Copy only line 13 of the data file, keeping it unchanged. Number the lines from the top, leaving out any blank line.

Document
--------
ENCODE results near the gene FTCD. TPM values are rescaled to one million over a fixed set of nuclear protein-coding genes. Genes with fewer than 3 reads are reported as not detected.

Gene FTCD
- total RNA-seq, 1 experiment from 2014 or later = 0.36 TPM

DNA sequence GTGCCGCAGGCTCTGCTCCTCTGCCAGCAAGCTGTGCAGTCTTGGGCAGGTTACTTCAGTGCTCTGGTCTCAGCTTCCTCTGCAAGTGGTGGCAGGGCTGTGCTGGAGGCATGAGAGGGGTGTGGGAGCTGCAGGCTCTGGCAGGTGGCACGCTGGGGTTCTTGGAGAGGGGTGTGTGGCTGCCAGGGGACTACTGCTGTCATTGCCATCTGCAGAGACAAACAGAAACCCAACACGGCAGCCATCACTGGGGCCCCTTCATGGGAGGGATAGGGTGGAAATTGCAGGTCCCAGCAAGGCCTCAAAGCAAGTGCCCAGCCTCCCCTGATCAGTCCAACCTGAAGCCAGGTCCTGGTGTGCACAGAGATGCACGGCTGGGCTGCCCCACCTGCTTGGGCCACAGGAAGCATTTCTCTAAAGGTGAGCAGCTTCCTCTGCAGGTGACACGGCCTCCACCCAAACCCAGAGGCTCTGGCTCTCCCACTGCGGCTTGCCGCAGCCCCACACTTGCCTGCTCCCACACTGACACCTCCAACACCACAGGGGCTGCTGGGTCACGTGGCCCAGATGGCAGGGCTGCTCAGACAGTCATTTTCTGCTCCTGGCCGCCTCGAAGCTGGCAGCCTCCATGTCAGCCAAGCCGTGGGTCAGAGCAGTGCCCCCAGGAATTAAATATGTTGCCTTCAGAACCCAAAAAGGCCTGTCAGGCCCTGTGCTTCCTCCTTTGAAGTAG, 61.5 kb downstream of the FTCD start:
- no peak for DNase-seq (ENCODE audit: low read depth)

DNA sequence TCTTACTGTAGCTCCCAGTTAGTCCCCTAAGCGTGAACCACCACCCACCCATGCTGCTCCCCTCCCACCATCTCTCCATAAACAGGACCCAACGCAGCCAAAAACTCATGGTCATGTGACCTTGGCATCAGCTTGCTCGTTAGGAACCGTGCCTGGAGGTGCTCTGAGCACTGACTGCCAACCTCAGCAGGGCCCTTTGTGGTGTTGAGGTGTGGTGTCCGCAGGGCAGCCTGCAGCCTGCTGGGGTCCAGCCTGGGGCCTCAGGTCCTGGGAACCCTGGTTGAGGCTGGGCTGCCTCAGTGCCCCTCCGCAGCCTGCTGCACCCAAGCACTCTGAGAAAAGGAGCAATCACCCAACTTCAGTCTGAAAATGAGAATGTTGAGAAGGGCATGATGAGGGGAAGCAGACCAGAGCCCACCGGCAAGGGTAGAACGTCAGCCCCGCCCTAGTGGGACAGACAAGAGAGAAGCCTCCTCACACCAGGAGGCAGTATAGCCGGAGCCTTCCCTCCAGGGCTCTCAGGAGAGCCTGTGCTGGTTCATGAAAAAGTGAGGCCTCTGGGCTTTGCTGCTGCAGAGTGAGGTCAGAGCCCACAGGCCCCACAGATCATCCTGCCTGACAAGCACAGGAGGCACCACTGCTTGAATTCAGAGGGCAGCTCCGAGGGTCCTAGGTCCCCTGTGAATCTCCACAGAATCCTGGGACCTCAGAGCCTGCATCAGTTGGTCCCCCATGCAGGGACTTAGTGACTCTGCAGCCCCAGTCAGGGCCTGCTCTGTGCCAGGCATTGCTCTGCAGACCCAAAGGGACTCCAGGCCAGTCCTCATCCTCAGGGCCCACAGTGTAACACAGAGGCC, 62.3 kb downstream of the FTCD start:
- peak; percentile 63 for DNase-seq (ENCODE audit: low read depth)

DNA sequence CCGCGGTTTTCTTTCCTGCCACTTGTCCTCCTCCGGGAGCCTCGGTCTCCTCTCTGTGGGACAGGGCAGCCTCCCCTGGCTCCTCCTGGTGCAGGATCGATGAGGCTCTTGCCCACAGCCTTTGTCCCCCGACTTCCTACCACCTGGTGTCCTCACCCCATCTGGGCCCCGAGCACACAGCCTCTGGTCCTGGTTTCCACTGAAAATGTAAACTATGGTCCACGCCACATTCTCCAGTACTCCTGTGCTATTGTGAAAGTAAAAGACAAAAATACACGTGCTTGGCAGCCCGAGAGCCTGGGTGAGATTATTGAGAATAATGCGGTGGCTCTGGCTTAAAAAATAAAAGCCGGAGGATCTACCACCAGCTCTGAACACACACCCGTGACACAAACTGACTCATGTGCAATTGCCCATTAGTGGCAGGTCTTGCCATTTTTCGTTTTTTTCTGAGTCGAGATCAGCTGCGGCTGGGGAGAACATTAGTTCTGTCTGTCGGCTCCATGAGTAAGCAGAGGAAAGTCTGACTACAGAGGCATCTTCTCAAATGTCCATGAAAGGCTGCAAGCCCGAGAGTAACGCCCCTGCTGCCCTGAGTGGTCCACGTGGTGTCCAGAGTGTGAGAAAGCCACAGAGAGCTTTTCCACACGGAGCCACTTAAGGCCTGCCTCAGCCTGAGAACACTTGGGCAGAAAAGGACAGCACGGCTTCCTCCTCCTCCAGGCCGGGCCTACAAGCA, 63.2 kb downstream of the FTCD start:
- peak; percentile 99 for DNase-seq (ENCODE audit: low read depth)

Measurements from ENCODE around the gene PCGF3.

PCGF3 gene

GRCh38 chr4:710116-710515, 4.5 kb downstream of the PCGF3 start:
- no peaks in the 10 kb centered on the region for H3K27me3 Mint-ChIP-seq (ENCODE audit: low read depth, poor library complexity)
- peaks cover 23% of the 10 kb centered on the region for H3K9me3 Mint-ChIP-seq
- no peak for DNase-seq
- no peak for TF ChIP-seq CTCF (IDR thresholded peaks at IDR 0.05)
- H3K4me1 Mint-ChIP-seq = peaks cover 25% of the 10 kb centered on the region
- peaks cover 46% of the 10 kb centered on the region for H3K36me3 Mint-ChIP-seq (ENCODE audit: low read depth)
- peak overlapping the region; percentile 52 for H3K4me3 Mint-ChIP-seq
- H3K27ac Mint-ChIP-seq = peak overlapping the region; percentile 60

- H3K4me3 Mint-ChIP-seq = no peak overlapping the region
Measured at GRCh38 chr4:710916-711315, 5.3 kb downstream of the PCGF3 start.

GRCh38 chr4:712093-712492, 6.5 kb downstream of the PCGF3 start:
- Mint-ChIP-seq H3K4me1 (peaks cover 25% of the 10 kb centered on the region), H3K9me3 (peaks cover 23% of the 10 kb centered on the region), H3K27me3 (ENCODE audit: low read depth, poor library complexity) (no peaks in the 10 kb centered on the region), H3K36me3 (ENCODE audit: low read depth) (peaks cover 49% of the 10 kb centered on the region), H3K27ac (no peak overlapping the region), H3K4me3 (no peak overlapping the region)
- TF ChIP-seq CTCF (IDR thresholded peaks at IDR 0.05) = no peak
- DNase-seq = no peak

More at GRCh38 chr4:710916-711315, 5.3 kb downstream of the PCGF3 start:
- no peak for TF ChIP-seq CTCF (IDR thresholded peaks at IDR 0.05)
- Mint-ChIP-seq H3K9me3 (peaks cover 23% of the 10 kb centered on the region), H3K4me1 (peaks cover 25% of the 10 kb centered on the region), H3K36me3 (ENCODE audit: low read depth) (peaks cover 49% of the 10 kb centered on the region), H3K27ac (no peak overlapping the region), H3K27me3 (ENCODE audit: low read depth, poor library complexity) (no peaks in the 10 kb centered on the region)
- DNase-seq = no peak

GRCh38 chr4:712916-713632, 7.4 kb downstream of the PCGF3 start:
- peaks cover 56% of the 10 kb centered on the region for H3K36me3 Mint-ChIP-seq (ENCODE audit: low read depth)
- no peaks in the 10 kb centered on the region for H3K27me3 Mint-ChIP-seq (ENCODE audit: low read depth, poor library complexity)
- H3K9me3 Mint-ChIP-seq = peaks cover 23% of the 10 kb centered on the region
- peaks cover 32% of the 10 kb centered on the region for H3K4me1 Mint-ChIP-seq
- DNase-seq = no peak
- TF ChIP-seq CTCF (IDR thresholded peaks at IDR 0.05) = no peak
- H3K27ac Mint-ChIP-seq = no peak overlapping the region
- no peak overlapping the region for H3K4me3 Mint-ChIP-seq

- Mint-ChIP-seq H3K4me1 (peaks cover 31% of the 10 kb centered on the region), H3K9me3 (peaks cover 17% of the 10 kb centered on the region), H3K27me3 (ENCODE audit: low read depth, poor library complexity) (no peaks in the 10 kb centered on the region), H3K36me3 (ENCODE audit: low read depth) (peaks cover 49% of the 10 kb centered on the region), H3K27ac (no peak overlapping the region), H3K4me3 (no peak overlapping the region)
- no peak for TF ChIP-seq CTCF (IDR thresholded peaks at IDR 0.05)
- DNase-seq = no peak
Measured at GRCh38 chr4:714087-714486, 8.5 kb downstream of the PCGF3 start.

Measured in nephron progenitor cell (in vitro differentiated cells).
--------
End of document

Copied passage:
- no peaks in the 10 kb centered on the region for H3K27me3 Mint-ChIP-seq (ENCODE audit: low read depth, poor library complexity)